Transmembrane adaptor protein PAG1 is a novel tumor suppressor in neuroblastoma
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Saurabh Agarwal1,*, Rajib Ghosh2,*, Zaowen Chen1, Anna Lakoma3, Preethi H. Gunaratne2, Eugene S. Kim3,4, Jason M. Shohet1
1Department of Pediatrics, Section of Hematology-Oncology, Texas Children’s Cancer Center, and Center for Cell and Gene Therapy, Baylor College of Medicine, Houston, Texas 77030, USA
2Department of Biology & Biochemistry, University of Houston, Houston, Texas 77204, USA
3Michael E. DeBakey, Department of Surgery, Division of Pediatric Surgery, Baylor College of Medicine, Houston, Texas 77030, USA
4Department of Surgery, Division of Pediatric Surgery, Keck School of Medicine, University of Southern California, Los Angeles, California 90027, USA
*SA and RG are co-first authors
Jason M. Shohet, e-mail: firstname.lastname@example.org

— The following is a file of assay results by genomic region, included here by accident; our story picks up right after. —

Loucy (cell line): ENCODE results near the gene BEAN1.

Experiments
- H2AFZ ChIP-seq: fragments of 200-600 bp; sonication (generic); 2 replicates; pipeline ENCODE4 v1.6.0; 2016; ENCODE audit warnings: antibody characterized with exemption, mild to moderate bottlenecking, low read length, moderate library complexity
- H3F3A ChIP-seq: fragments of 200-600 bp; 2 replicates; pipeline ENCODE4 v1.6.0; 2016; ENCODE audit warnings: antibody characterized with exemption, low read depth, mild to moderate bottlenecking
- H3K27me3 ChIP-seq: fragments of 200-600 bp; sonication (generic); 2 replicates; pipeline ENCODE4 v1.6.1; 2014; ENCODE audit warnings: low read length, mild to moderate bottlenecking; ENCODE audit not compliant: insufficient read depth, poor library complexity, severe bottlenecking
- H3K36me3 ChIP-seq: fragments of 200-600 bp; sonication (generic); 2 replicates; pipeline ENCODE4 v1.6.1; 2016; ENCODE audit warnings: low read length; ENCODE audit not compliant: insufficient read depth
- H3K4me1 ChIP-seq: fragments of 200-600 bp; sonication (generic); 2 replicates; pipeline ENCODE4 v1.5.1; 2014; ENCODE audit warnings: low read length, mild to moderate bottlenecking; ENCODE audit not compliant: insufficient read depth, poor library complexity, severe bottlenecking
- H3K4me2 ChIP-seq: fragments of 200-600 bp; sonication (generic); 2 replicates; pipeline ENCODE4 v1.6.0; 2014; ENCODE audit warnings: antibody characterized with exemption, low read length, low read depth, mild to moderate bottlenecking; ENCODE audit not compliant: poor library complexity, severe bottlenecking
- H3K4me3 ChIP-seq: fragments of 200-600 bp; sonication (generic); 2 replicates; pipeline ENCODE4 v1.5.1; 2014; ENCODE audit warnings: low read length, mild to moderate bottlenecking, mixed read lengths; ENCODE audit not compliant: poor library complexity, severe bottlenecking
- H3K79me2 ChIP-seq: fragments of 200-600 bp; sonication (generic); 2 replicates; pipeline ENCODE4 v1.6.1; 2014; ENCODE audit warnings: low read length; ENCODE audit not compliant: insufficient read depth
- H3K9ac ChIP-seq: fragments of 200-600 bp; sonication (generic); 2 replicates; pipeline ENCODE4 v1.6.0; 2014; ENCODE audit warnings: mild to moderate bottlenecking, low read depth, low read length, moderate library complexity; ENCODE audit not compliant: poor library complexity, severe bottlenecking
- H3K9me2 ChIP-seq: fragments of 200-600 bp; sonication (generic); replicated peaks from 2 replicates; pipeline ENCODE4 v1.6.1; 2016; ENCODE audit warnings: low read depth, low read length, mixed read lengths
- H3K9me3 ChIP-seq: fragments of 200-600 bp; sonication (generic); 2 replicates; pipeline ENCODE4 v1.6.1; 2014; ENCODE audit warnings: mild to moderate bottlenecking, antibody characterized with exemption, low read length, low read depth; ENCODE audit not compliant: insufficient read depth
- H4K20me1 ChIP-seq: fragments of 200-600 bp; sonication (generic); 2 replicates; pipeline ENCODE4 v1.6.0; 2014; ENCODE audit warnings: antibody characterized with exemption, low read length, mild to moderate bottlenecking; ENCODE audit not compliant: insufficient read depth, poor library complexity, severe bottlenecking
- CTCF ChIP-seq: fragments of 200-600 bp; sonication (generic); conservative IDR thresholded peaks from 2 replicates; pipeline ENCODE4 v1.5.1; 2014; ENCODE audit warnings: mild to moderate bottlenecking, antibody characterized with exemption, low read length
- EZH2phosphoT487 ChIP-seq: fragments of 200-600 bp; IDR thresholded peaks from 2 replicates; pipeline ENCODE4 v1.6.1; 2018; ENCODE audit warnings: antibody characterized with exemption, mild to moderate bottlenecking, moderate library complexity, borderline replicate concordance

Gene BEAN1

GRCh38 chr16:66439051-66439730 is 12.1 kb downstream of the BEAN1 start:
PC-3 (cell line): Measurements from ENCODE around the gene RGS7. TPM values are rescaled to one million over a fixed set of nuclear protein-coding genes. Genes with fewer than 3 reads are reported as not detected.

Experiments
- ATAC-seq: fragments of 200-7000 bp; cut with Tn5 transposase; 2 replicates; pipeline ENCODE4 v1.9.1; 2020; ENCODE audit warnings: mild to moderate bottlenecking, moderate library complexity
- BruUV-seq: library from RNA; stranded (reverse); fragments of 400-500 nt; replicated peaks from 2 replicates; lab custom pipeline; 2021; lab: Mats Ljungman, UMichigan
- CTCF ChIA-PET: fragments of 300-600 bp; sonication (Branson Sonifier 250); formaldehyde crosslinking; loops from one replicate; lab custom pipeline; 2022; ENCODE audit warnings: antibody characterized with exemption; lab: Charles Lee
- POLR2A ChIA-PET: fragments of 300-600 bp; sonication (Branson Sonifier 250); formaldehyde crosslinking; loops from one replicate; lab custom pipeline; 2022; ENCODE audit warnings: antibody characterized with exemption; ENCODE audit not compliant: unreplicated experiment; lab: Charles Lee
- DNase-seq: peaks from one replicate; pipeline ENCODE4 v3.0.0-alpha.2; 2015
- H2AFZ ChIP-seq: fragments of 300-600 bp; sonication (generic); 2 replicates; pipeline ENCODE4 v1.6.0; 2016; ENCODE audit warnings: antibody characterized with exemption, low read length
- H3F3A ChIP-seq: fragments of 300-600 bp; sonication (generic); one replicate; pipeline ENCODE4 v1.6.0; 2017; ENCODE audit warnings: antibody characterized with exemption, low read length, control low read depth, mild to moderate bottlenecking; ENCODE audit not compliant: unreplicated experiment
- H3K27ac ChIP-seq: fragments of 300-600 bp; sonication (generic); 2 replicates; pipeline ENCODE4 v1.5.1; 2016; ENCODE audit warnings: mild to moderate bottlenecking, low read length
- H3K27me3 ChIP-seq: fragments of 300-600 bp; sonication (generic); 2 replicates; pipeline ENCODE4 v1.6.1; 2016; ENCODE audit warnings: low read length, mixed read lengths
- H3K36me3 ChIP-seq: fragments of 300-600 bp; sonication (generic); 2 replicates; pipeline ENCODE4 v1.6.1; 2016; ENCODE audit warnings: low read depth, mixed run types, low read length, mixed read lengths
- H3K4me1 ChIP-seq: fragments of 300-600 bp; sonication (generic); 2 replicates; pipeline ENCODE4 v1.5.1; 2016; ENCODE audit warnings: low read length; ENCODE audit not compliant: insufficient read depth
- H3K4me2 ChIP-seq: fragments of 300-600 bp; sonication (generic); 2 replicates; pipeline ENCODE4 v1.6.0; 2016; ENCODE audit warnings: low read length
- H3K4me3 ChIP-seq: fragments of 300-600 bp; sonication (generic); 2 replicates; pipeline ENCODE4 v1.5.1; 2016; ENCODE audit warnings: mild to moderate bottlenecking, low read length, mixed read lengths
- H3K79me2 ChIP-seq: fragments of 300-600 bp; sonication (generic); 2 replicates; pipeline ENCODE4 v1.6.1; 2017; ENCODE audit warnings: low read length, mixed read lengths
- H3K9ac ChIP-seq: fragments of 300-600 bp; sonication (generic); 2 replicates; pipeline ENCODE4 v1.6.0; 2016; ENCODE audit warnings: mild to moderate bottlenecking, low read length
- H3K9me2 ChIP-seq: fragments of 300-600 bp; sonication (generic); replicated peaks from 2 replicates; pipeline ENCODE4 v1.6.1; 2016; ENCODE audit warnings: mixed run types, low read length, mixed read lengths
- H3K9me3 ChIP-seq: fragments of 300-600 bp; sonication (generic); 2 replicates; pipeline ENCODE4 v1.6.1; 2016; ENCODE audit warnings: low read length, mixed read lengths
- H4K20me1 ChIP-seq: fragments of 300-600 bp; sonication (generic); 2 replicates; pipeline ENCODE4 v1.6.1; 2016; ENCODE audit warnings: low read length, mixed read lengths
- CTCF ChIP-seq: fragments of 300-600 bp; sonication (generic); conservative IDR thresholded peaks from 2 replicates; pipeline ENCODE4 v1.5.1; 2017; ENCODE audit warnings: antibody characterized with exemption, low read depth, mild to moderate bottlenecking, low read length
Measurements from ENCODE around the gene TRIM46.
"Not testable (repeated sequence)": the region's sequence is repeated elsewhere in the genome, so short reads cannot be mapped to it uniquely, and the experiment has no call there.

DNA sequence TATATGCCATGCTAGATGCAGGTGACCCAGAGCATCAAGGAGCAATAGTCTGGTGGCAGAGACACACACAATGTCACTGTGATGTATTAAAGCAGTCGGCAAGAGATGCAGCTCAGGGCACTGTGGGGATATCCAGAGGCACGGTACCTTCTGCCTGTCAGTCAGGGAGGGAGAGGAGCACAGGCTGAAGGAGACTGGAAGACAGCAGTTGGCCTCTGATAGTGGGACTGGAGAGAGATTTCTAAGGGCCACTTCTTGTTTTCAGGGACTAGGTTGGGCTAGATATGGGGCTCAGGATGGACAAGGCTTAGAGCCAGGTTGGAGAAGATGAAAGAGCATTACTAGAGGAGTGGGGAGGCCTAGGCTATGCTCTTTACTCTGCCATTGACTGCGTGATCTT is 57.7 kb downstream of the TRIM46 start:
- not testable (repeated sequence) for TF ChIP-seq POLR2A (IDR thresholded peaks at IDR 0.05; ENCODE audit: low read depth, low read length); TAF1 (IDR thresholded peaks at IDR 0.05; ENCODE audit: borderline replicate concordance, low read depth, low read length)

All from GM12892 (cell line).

Keywords: neuroblastoma, Src, PAG1, tumor suppressor
Received: September 29, 2015 Accepted: March 01, 2016 Published: March 16, 2016
Neuroblastoma (NB) is the most common extracranial pediatric solid tumor with high mortality rates. The tyrosine kinase c-Src has been known to play an important role in differentiation of NB cells, but the mechanism of c-Src regulation has not been defined. Here, we characterize PAG1 (Cbp, Csk binding protein), a central inhibitor of c-Src and other Src family kinases, as a novel tumor suppressor in NB. Clinical cohort analysis demonstrate that low expression of PAG1 is a significant prognostic factor for high stage disease, increased relapse, and worse overall survival for children with NB. PAG1 knockdown in NB cells promotes proliferation and anchorage-independent colony formation with increased activation of AKT and ERK downstream of c-Src, while PAG1 overexpression significantly rescues these effects. In vivo, PAG1 overexpression significantly inhibits NB tumorigenicity in an orthotopic xenograft model. Our results establish PAG1 as a potent tumor suppressor in NB by inhibiting c-Src and downstream effector pathways. Thus, reactivation of PAG1 and inhibition of c-Src kinase activity represents an important novel therapeutic approach for high-risk NB.
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